A Combination of Beta-Adrenergic Antagonist and Cyclooxygenase-2 Inhibitor Improves Survival Rates in Murine Models of Postoperative Metastasis

A Combination of Beta-Adrenergic Antagonist and Cyclooxygenase-2 Inhibitor Improves Survival Rates in Murine Models of Postoperative Metastasis

A study published in the Journal of Immunology suggests that the combined blockade of excess release of catecholamines (CAs) and prostaglandins (PGs) in cancer patients undergoing tumor excision might improve survival rates and prevent cancer recurrence.

The surgical procedure, a common step in the treatment of most solid cancers, has long been suspected to facilitate the metastatic process, and numerous mechanisms have been implicated.

The study in the Journal of Immunology by Ariella Glasner and colleagues promotes the clinical testing of a new approach for reducing long-term cancer recurrence: blocking excessive perioperative paracrine and neuroendocrine stress responses, and specifically a combined blockade of excess release of CAs and PGs in the perioperative period in cancer patients undergoing tumor excision.

Such an approach has not been tested clinically thus far.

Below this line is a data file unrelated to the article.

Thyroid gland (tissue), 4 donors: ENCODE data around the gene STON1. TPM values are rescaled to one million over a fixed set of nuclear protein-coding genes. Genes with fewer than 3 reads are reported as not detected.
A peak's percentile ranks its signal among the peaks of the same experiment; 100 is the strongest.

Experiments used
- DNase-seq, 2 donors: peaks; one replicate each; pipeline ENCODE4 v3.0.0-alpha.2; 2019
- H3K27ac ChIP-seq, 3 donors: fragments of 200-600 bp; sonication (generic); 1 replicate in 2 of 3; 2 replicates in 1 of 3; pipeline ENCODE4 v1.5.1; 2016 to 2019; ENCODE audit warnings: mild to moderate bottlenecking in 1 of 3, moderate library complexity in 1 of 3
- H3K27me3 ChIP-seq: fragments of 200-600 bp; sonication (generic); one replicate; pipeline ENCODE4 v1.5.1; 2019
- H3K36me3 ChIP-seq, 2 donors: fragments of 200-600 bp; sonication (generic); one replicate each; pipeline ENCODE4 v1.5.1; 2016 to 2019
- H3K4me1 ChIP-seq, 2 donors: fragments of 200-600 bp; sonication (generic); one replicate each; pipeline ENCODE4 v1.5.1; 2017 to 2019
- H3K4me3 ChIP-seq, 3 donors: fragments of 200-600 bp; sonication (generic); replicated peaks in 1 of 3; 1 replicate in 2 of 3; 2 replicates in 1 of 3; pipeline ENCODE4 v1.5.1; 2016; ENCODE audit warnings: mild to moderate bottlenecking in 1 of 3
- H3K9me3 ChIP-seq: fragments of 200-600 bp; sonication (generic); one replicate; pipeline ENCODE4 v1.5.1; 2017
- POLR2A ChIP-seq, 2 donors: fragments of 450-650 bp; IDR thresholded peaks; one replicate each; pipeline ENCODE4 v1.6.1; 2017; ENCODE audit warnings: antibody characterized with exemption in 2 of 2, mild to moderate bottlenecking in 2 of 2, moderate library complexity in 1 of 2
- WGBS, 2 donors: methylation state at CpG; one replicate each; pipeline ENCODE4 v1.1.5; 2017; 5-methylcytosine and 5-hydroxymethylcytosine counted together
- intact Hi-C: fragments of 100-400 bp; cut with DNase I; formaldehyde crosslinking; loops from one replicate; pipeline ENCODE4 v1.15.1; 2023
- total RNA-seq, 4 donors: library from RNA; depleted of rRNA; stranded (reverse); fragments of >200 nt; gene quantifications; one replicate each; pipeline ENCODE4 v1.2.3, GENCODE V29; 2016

In this study, the authors report that in mice, blocking beta-adrenoreceptors with propranolol and simultaneously inhibiting PG synthesis with etodolac significantly improves recurrence-free survival rates following 3LL or B16 primary tumor excision. These tumors, like most human cancers are poorly immunogenic, expressing no MHC-II and low levels of MHC-I.

Of note, only the combined administration of beta-adrenergic antagonist and cyclooxygenase-2 inhibitor had a significant prophylactic effect in the survival studies.

A possible explanation for this synergism is that during the postoperative period both PG and CA levels are high, and each factor alone can interfere with various immunologic components and pathways and induce suppression of cell-mediated immunity.

This study also indicates that the immediate postoperative period is critical for determining long-term tumor recurrence rates, and that clinical interventions during this time may have substantial long-term benefits.

The authors suggest that drug regimen used in this study may be even more efficient if initiated a few days before surgery, because etodolac could reduce PGs release by primary tumors; propranolol could reduce anxiety and antagonize the excess release of CAs owing to preoperative physiologic and psychologic stress responses.

Overall this can attenuate preoperative suppression of cellular immunity in cancer patients awaiting surgery.

SOURCE: J Immunol 2010, 184: 2449

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